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Olly Buck is currently a Volunteer Ranger with North Norfolk District Council - we asked him some questions

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Logo: North Norfolk District Council

CJS advertised the role of Volunteer Ranger last year, you were lucky enough to get the job; we’d like to ask you a few questions about your time as Ranger

Were you specifically looking for this sort of role?

Yes

Olly Buck our volunteer ranger who in these pictures is carrying out conservation management on a woodland ride to help create valuable habitat for butterfly species and reptiles.  (North Norfolk District Council)
Olly Buck our volunteer ranger who in these pictures is carrying out conservation management on a woodland ride to help create valuable habitat for butterfly species and reptiles. (North Norfolk District Council)

How was the application, was there a lot of competition for the post?

The application was fine. I had to submit a CV and Covering Letter. After successfully passing this stage I was invited to an informal interview. There was competition for the post.

How easy has the 12 months been working on a full time (if you are) voluntary basis?

The tasks have been physical (I have definitely got stronger) but the tasks have all been doable and well explained. Nothing too hard but they have definitely tested me.

How easy was it to do without bringing in any money and working full time or was it a part time role you were able to work alongside?

The lack of income is hard but I know the experience is worth it. The hours are also very flexible so I can fit in other things I need to when required. I also get my petrol reimbursed which helps a lot.

What tasks have you been involved in whilst volunteering and has it been as expected? Which have been the best or most enjoyable?

Ride maintenance, strimming, being a banksman, felling with a hand-saw, building an electric fence, supervising volunteer groups and school groups, den building activities, mini-beast catching, helping with summer, Halloween and Christmas events, pond clearing, weekly butterfly survey, annual bat survey, milling planks, building benches, creating hibernaculum, and making signs.

Were these the types of things you were expecting to do?

Yes these were the type of things I was expecting to do. The variety of tasks is very enjoyable. The most enjoyable tasks have been supervising the volunteer groups and carrying out the butterfly surveys.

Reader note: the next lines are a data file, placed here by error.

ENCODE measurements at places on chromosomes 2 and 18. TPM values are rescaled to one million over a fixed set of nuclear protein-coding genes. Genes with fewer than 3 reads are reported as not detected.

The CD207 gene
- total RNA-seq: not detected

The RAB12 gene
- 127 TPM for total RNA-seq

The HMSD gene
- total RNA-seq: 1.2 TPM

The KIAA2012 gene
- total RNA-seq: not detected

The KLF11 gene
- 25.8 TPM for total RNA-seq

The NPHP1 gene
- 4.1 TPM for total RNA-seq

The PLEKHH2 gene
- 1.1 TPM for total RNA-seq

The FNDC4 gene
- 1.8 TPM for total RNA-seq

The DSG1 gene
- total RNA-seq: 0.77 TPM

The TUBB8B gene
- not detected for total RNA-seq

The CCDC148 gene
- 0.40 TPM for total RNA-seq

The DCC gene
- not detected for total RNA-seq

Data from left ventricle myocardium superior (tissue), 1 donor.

What training have you received and who paid for it?

I completed a safeguarding and wellbeing course that was paid for by the District Council.

So no practical quals, e.g. strimming or do you already have these?

Not as of yet.

Do you feel like you have contributed in a worthwhile way to the practical countryside management of the site?

Definitely – lots of wildlife conservation.

North Norfolk District Council
North Norfolk District Council

Is there any one thing in particular that you’ve done that you feel really makes a difference?

Opening up the rides and using the cuttings to make habitat piles. Some of the rides were becoming very dark and overgrown. The difference in space and light levels has been huge. Hopefully this will encourage wildflower to grow, help to maintain our rare butterfly species and increase reptile numbers. This spring and summer, I look forward to seeing the result of all the hard work.

What are the most important things you’ve learnt from the experience?

Knowledge of species, how to carry out pruning cuts and how to safely use tools.

Any downsides to the work?

It can be very cold and wet but I don’t mind that too much.

What has been the highlight of your time at Holt Country Park?

Being asked to go to the Green Flag Awards with the team.

Can you give any advice to applicants for future Volunteer Ranger post?

Follow the application instructions carefully. I know some people didn’t get very far because they didn’t read that they had to send in a Covering Letter as well as a CV. You also need a passion for the environment and just be yourself.

The role runs for 2 years so in 2021 The Council may be advertising for a new member. They say “The volunteer ranger post is very important for helping to create opportunities for people trying to get into the conservation wildlife management industry. NNDC aim is to help provide people with experience and training to help obtain their chosen roles. NNDC are supported by the volunteer in helping to carry out important conservation management for providing wildlife habitats and areas of enjoyable woodland and open recreation for visitors.”

Find out more about the Countryside Service at North Norfolk District Council at https://www.north-norfolk.gov.uk/countryside

First published in CJS Focus on Volunteering in association with The Conservation Volunteers on 10 Febraury 2020. Read the full issue here

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